Old Books and Old Justices

In my frequent antique store book-hunting excursions, I often seek out old history and law books. The older the better. An old history or law book is like a time machine, zooming a current day reader off to a different world with different social norms, historical assumptions, and methods of thought.

To my delight, I was recently able to find a 1938 copy of professor Jerome Hall's Readings in Jurisprudence law school textbook for just two dollars. In it, along with dozens of well-known essays and articles about legal theory and judicial decision-making, is an excerpt from a 1921 essay by Benjamin Cardozo, at the time a state court judge in New York. Just over ten years later he would become a justice of the United States Supreme Court.

The excerpted article, "The Nature of the Judicial Process," describes Cardozo's multi-faceted approach to judging, an approach that would probably seem far too nuanced and malleable to the far more rigid contemporary schools of statutory and constitutional interpretation. 

Below is the excerpt as it appears in Professor Hall's book:

My analysis of the judicial process comes then to this, and little more: logic, and history, and custom, and utility, and the accepted standards of right conduct, are the forces which singly or in combination shape the progress of the law. Which of these forces shall dominate in any case, must depend largely upon the comparative importance or value of the social interests that will be thereby promoted or impaired. One of the most fundamental social interests is that law shall be uniform and impartial. There must be nothing in its action that savors of prejudice or favor or even arbitrary whim or fitfulness. Therefore in the main there shall be adherence to precedent. There shall be symmetrical development, consistently with history or custom when history or custom has been the motive force, or the chief one, in giving shape to existing rules, and with logic or philosophy when the motive power has been theirs. But symmetrical development may be bought at too high a price. Uniformity ceases to be a good when it becomes uniformity of oppression. The social interest served by symmetry or certainty must then be balanced against the social interest served by equity and fairness or other elements of social welfare. These may enjoin upon the judge the duty of drawing the line at another angle, of staking a path along new courses, of marking a new point of departure from which others who come after him will set out upon their journey.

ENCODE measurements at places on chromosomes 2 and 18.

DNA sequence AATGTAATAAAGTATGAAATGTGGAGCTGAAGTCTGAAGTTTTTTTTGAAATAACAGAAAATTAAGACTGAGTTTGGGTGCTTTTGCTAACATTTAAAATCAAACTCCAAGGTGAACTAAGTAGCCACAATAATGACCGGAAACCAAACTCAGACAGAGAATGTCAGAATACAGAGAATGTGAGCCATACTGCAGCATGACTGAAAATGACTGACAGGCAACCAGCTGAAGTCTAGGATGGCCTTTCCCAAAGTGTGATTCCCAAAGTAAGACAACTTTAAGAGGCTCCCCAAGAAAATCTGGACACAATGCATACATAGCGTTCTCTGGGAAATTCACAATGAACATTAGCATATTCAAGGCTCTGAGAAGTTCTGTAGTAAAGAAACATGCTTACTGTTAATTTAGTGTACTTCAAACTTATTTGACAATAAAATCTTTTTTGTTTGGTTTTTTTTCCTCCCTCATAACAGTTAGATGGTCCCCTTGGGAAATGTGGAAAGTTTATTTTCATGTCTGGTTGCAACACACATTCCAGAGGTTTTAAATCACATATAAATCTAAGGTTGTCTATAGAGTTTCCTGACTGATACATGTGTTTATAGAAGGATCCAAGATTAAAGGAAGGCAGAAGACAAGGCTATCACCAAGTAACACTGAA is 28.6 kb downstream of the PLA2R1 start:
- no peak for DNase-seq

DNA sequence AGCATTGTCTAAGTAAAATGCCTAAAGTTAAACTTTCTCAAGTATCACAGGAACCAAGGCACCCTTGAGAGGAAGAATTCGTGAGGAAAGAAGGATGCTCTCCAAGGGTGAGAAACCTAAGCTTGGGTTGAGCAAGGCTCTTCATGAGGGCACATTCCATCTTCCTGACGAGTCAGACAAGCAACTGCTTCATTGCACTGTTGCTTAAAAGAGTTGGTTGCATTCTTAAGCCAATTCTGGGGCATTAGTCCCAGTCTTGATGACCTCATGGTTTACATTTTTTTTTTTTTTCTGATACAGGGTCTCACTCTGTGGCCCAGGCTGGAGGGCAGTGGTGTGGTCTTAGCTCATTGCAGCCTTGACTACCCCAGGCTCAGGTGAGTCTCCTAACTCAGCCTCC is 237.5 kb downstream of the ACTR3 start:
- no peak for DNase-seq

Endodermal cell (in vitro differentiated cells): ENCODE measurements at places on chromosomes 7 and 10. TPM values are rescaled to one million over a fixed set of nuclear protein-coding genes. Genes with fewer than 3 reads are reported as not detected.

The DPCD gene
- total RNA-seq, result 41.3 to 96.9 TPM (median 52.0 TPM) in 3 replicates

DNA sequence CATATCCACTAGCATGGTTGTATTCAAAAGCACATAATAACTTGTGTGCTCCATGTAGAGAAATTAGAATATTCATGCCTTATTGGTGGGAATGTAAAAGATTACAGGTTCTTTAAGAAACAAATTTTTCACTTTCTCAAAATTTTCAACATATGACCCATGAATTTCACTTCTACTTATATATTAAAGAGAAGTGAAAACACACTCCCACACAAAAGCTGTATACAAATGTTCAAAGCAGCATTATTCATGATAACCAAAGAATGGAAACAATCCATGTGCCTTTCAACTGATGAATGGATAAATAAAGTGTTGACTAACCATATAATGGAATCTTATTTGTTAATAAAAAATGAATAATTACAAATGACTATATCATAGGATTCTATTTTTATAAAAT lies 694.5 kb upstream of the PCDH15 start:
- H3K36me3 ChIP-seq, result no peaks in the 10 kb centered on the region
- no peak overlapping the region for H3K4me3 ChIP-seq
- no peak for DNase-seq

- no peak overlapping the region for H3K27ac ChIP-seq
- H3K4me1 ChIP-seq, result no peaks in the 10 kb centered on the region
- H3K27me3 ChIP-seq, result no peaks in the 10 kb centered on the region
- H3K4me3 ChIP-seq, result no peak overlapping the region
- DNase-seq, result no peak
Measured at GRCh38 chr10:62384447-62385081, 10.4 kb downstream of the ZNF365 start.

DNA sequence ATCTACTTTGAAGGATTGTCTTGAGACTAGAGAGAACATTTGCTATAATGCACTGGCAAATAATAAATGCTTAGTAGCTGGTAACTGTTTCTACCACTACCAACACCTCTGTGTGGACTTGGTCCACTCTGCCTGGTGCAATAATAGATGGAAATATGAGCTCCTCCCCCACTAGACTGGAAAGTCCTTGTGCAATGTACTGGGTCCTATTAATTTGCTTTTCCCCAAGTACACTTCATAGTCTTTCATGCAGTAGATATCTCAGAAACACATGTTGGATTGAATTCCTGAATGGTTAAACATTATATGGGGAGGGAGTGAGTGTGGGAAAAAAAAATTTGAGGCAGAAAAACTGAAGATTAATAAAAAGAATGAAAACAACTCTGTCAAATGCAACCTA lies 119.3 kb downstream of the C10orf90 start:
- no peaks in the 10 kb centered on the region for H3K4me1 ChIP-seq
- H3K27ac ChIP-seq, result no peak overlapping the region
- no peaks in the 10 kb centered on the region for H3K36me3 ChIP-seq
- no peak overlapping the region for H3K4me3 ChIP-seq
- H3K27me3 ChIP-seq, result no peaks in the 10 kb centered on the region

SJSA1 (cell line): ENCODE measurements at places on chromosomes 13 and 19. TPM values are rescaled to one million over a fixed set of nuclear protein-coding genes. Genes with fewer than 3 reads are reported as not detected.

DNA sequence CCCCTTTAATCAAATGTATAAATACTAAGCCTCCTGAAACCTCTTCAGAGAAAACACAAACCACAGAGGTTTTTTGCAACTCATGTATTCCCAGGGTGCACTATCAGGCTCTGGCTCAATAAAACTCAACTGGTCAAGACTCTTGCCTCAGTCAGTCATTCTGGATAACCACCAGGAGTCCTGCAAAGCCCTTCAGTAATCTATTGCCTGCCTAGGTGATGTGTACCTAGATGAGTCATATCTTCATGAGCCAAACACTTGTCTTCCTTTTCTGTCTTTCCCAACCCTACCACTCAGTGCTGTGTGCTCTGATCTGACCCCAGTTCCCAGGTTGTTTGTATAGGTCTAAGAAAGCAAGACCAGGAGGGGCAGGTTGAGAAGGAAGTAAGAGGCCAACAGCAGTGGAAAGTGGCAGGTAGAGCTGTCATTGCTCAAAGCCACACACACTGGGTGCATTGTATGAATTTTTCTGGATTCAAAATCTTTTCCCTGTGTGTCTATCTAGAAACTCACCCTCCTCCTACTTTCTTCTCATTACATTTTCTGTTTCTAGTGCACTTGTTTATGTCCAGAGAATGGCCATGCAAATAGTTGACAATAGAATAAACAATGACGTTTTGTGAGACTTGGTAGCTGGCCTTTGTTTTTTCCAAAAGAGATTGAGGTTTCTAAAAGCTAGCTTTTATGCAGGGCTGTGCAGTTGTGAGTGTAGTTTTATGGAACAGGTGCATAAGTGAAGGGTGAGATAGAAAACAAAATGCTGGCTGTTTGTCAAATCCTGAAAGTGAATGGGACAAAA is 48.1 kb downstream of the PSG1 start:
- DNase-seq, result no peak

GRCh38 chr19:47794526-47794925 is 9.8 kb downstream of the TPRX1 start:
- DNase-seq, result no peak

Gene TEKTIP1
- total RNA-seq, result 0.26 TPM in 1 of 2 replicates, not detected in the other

If you ask how he is to know when one interest outweighs another, I can only answer that he must get his knowledge just as the legislator gets it, from experience and study and reflection; in brief, from life itself. Here, indeed is the point of contact between the legislator's work and his. The choice of methods, the appraisement of values, must in the end be guided by like considerations for the one as for the other. Each indeed is legislating within the limits of his competence. No doubt the limits for the judge are narrower. He legislates only between gaps. He fills the open spaces in the law. How far he may go without traveling beyond the walls of the interstices cannot be staked out for him upon a chart. He must learn it for himself as he gains the sense of fitness and proportion that comes with years of habitude in the practice of an art.

And, as a bonus relic from the past, I found a brief (and positive) review of Professor Hall's book, published in the 1939 volume of the fledgling Louisiana Law Review. The reviewer concludes:

The VERY Basics of Federal Court Procedure

One of my newest pet projects is to write useful explanations of the law for lay audiences. There seems to be a legitimate demand for such. So, several days ago, I posted an open question on Twitter: "What is a legal concept or aspect of the law that you know you don't understand but really wish you did?"